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Keep Your Heart Healthy

February is Heart Month and serves as a great reminder that heart health should be a priority for everyone. Here are some ways to keep your heart healthy.

1. Get your cholesterol checked. Levels of 160 or higher mg/dL of low-density lipoprotein (LDL) are considered unhealthy and put you at risk of having a heart attack. If you have high cholesterol, take steps to control it with doctor-recommended lifestyle adjustments or medications.

2. Another condition that affects heart health is high blood pressure. It’s estimated that one in two adults in the U.S. has high blood pressure, but only one in five controls it. Any reading over 130/80 mmHg is evidence that the person is at increased risk of stroke or heart disease. Again, your doctor can recommend changes to your diet or lifestyle and decide if and what blood pressure medications are required.

4. Quit smoking. According to the U.S. Food and Drug Administration, smoking cigarettes causes damage to the heart and blood vessels. Smoking also causes other serious health issues besides hurting your heart, so look for resources to help if you struggle to quit.

5. It’s a proven fact that stress physiologically affects heart health. Make it a priority to manage your stress with these tips from Harvard University. A.) Stay positive B.) Make time to meditate C.) Exercise D.) Unplug from T.V. news or other stress triggers E.) Find your own techniques to relieve stress

3. Your weight affects your heart health. According to the Centers for Disease Control, over 35% of Nebraskans are obese, and another 35% are overweight, meaning a majority of Nebraskans will have to be concerned about heart disease. Go to to see if your weight falls in the overweight or obese category. If so, take steps to lose weight. Being overweight increases the chance of becoming diabetic, and research has shown that people with diabetes have triple the risk of having a heart attack. According to a recent study from John Hopkins University, obesity can lead to heart failure—even if a person doesn’t have high blood pressure, diabetes, or high cholesterol.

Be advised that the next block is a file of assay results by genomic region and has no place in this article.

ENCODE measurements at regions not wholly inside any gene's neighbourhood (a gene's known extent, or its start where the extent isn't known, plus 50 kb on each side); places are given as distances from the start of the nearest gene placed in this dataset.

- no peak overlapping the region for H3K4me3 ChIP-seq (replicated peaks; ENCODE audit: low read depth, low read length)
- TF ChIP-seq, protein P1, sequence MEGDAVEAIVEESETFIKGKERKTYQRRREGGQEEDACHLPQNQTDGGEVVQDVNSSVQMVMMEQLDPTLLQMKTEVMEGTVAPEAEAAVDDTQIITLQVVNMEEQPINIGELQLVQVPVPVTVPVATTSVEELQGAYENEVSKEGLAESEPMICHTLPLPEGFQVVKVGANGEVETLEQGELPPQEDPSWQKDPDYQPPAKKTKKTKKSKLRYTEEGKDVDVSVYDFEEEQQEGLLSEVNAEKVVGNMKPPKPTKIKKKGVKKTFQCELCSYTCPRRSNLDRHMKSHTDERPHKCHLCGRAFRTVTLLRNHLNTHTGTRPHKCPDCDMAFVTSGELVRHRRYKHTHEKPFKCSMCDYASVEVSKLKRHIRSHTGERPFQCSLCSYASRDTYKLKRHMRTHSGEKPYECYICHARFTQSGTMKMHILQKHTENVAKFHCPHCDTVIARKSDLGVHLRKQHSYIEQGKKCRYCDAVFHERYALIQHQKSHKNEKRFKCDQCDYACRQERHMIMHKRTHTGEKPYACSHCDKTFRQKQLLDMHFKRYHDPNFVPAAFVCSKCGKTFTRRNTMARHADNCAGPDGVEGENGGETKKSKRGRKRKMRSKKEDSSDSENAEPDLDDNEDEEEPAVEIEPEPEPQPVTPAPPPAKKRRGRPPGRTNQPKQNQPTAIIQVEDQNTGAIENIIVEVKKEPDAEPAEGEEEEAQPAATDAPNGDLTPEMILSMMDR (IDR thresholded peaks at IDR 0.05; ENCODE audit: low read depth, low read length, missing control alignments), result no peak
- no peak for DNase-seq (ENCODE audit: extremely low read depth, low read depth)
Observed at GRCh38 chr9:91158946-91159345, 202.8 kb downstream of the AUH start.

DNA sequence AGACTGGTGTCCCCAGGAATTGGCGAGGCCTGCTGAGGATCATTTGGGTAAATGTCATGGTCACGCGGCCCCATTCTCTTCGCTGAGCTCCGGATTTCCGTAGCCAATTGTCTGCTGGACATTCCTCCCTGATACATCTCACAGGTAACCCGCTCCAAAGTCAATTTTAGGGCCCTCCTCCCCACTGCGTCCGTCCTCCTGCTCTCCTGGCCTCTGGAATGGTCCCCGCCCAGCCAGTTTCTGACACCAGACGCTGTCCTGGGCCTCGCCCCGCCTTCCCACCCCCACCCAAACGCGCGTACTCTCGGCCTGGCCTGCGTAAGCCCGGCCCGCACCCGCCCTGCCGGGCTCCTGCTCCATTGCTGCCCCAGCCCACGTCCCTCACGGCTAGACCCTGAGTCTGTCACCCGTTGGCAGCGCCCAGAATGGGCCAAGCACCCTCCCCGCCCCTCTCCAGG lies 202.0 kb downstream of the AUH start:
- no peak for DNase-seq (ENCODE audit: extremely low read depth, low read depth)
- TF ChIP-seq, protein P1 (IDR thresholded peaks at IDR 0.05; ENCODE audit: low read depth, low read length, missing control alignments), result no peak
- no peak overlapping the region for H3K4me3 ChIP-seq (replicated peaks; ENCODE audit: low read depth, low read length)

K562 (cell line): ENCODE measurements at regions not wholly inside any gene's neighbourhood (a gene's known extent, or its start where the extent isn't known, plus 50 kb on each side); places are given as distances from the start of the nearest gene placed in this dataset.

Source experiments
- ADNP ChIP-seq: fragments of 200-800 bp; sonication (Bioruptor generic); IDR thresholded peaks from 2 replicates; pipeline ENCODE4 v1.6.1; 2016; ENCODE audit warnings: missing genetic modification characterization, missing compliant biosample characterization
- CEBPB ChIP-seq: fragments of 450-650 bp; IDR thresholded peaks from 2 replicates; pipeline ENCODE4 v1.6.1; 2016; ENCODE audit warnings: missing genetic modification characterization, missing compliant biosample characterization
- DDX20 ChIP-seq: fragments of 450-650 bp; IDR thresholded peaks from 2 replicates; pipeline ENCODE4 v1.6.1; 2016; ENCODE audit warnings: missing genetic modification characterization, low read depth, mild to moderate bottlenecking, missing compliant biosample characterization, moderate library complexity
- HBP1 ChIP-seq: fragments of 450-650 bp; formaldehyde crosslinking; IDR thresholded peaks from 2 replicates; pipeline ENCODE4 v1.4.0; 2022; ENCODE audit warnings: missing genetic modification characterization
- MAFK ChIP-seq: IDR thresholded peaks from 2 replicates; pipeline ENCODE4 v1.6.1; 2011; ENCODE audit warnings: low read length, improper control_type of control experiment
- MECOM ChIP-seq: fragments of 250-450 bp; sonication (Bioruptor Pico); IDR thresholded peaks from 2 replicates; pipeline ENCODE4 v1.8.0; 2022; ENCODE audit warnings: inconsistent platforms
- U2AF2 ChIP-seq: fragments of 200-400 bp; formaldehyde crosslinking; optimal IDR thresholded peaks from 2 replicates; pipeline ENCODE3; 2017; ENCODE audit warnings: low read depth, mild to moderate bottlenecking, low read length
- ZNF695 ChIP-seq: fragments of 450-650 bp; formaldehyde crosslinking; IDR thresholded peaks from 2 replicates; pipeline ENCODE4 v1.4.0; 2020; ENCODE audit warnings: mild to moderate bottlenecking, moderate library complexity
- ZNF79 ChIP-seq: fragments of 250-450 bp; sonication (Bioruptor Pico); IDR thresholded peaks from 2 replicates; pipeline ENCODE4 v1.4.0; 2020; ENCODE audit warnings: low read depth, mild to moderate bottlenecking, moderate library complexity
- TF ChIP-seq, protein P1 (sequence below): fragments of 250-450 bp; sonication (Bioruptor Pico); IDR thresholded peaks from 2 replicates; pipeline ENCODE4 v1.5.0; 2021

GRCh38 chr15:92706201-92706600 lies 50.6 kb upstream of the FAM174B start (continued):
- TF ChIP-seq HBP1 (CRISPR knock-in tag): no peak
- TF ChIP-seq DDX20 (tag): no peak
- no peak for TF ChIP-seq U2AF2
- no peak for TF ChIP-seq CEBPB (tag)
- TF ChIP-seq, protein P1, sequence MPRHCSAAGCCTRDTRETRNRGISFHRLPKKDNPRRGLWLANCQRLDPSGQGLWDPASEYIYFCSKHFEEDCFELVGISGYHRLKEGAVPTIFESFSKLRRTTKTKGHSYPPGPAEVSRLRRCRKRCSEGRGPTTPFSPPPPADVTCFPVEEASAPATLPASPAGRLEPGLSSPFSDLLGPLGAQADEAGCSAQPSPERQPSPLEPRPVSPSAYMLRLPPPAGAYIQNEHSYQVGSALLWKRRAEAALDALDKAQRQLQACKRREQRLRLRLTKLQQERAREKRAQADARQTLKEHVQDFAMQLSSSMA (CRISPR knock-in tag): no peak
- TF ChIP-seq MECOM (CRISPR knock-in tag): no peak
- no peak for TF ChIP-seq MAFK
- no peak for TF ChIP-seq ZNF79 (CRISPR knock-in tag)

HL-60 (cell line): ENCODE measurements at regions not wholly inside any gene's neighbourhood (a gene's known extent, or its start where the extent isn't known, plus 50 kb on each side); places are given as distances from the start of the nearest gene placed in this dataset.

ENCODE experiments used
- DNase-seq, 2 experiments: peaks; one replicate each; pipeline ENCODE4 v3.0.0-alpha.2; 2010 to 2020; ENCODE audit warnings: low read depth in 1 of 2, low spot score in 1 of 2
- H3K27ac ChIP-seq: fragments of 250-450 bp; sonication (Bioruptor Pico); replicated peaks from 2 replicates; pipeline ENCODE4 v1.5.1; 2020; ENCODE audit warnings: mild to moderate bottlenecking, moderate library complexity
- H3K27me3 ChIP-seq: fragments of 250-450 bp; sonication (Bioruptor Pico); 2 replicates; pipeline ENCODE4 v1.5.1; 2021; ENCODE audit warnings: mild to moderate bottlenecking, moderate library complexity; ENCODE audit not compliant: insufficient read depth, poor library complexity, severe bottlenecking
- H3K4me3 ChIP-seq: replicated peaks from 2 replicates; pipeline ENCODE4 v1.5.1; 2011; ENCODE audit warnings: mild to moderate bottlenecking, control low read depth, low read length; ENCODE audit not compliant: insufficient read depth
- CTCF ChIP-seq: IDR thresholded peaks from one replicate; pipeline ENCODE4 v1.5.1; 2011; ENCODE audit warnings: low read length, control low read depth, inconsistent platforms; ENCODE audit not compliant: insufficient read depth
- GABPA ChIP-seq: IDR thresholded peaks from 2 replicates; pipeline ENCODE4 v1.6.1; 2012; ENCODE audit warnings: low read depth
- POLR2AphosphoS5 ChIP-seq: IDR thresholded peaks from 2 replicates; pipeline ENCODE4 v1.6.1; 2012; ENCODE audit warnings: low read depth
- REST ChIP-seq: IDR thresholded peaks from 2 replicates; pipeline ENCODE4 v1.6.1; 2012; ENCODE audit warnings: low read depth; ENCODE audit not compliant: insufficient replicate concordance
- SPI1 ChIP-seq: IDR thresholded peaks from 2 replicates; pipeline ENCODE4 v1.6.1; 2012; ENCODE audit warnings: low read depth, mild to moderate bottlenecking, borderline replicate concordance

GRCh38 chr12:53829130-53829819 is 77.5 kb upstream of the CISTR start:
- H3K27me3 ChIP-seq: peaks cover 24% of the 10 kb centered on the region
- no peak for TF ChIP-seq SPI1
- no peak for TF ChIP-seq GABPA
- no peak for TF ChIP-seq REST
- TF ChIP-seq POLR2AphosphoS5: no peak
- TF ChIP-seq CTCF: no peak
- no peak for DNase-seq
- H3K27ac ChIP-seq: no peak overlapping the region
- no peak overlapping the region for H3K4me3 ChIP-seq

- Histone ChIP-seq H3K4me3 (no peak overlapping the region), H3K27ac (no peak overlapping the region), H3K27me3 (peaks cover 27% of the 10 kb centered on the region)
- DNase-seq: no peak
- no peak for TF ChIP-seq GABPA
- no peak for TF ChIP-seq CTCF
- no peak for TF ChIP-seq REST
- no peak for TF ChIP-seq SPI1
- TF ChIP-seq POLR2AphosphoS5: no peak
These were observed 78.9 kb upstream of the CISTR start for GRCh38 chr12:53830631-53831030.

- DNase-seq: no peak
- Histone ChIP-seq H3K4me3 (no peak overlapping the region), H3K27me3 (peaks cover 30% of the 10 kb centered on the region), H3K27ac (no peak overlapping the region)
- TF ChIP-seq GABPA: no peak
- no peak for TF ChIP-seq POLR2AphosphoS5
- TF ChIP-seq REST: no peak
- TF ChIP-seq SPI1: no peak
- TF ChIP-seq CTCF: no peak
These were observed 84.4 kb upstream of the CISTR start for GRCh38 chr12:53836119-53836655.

6. Reduce salt intake. Research from the New England Journal of Medicine shows that reducing salt intake dramatically reduces the risk of coronary heart disease. Try using lemon pepper or other spices instead of salt.

7. Brush your teeth. It may seem crazy, but researchers have proven that the bacteria that causes gum disease can also increase the risk of heart disease. Keeping your mouth clean helps your heart, too.

8. Drink moderately. According to John Hopkins University, heavy drinking is linked to high blood pressure, heart failure, and cardiomyopathy, a heart muscle disorder. Moderate drinking is defined as 12 ounces of beer or four ounces of wine in one day.

Cardiovascular disease is the leading cause of death in the U.S. Taking care of yourself and your heart can give you a longer life and a better quality of life. It’s Heart Month, but any month is a good time to benefit from heart-healthy practices.